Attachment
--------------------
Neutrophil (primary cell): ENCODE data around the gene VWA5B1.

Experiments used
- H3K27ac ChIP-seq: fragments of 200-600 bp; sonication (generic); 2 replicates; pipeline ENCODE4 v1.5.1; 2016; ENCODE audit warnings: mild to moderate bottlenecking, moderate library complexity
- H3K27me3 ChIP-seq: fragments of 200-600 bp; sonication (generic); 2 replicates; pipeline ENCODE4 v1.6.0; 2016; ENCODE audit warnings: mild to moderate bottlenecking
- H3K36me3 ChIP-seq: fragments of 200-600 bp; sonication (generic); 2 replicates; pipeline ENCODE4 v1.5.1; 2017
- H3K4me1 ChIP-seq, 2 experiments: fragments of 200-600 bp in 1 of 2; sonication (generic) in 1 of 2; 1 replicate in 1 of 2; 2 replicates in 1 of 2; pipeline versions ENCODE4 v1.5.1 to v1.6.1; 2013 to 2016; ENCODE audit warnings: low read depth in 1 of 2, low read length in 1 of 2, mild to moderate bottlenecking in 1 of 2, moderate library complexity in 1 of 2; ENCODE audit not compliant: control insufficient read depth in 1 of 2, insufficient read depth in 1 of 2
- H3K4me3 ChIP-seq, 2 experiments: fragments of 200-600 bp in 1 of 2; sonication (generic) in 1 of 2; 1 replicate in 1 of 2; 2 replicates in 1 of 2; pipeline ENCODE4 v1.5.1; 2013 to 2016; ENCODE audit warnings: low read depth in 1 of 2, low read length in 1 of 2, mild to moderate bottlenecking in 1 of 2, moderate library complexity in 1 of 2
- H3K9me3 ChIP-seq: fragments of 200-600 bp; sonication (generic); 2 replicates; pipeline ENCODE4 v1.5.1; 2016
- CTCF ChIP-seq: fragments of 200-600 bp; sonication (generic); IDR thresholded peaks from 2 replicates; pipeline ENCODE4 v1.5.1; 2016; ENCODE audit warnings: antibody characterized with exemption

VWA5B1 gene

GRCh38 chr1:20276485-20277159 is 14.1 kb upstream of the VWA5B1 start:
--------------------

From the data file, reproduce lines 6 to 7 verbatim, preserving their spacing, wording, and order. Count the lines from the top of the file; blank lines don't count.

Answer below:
- H3K4me1 ChIP-seq, 2 experiments: fragments of 200-600 bp in 1 of 2; sonication (generic) in 1 of 2; 1 replicate in 1 of 2; 2 replicates in 1 of 2; pipeline versions ENCODE4 v1.5.1 to v1.6.1; 2013 to 2016; ENCODE audit warnings: low read depth in 1 of 2, low read length in 1 of 2, mild to moderate bottlenecking in 1 of 2, moderate library complexity in 1 of 2; ENCODE audit not compliant: control insufficient read depth in 1 of 2, insufficient read depth in 1 of 2
- H3K4me3 ChIP-seq, 2 experiments: fragments of 200-600 bp in 1 of 2; sonication (generic) in 1 of 2; 1 replicate in 1 of 2; 2 replicates in 1 of 2; pipeline ENCODE4 v1.5.1; 2013 to 2016; ENCODE audit warnings: low read depth in 1 of 2, low read length in 1 of 2, mild to moderate bottlenecking in 1 of 2, moderate library complexity in 1 of 2